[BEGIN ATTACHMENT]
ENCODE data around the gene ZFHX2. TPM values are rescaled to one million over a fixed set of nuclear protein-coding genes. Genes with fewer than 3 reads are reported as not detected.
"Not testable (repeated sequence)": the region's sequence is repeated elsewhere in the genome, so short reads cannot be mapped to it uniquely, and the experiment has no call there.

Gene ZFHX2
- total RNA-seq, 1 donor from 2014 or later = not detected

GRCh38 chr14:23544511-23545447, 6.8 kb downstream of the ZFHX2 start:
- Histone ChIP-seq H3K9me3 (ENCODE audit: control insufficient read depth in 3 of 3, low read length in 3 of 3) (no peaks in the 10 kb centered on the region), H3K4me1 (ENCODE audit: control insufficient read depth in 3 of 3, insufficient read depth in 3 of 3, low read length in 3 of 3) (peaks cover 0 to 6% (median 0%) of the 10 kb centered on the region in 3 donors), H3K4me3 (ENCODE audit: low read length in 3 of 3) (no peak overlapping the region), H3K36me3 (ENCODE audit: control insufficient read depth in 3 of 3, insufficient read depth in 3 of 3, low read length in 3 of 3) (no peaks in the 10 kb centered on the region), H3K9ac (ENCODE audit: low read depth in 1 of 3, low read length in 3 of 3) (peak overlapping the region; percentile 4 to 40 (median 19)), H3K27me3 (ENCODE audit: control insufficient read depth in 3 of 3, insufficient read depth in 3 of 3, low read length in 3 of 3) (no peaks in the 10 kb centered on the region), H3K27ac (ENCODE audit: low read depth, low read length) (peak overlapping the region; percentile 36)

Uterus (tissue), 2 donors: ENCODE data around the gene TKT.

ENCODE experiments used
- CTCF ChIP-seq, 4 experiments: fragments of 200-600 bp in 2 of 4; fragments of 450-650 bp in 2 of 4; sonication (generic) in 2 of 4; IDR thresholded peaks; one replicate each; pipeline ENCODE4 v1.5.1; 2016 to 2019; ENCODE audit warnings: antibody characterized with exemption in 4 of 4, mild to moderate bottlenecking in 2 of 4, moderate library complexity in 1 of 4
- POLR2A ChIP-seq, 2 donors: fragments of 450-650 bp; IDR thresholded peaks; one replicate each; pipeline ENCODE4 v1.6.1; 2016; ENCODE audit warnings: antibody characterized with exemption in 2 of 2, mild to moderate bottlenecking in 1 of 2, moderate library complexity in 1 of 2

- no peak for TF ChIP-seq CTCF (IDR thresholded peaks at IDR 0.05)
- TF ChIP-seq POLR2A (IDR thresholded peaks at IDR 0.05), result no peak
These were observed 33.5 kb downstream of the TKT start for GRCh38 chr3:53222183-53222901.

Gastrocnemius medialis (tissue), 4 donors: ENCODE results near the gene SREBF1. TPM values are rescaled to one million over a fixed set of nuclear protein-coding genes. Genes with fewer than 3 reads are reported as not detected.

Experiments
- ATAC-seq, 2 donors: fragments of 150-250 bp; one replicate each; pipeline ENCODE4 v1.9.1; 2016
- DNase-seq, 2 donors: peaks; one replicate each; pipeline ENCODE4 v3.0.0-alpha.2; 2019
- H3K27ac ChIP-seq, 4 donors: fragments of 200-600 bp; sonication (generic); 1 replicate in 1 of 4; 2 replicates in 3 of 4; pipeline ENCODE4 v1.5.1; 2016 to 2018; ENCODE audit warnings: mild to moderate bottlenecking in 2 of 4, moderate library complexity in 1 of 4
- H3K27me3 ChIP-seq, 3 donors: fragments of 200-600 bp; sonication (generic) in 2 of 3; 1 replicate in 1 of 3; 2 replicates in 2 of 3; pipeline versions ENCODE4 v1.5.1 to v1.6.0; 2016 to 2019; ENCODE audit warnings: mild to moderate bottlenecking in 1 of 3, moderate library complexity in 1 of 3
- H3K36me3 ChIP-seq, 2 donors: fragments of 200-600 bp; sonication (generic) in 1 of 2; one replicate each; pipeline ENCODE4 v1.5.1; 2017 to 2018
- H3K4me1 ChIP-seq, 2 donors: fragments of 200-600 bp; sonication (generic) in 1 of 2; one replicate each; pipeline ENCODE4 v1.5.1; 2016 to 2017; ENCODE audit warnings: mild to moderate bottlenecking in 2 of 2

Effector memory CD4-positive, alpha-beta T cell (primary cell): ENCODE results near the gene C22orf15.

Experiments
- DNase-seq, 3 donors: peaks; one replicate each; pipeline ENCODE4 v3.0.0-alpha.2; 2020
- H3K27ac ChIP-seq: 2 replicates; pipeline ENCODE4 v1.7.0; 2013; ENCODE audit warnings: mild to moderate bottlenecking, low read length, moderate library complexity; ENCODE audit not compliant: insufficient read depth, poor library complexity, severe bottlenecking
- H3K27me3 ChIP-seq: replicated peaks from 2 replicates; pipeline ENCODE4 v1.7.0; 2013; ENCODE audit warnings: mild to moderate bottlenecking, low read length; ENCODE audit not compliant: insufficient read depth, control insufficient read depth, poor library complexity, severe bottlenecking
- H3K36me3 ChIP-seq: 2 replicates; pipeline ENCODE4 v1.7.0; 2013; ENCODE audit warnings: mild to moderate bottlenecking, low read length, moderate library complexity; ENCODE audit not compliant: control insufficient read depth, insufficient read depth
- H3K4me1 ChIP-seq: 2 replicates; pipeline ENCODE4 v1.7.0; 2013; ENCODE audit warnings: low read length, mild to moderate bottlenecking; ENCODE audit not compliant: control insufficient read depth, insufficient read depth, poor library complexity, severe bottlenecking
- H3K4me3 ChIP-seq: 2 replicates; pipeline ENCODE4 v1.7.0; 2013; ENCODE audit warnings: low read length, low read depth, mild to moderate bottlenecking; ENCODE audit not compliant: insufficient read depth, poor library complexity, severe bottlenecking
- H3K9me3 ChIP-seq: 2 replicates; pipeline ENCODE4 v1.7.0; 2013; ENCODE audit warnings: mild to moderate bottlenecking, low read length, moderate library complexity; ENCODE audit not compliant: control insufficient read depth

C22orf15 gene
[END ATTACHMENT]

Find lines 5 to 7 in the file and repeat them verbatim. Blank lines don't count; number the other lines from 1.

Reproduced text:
GRCh38 chr14:23544511-23545447, 6.8 kb downstream of the ZFHX2 start:
- Histone ChIP-seq H3K9me3 (ENCODE audit: control insufficient read depth in 3 of 3, low read length in 3 of 3) (no peaks in the 10 kb centered on the region), H3K4me1 (ENCODE audit: control insufficient read depth in 3 of 3, insufficient read depth in 3 of 3, low read length in 3 of 3) (peaks cover 0 to 6% (median 0%) of the 10 kb centered on the region in 3 donors), H3K4me3 (ENCODE audit: low read length in 3 of 3) (no peak overlapping the region), H3K36me3 (ENCODE audit: control insufficient read depth in 3 of 3, insufficient read depth in 3 of 3, low read length in 3 of 3) (no peaks in the 10 kb centered on the region), H3K9ac (ENCODE audit: low read depth in 1 of 3, low read length in 3 of 3) (peak overlapping the region; percentile 4 to 40 (median 19)), H3K27me3 (ENCODE audit: control insufficient read depth in 3 of 3, insufficient read depth in 3 of 3, low read length in 3 of 3) (no peaks in the 10 kb centered on the region), H3K27ac (ENCODE audit: low read depth, low read length) (peak overlapping the region; percentile 36)

Uterus (tissue), 2 donors: ENCODE data around the gene TKT.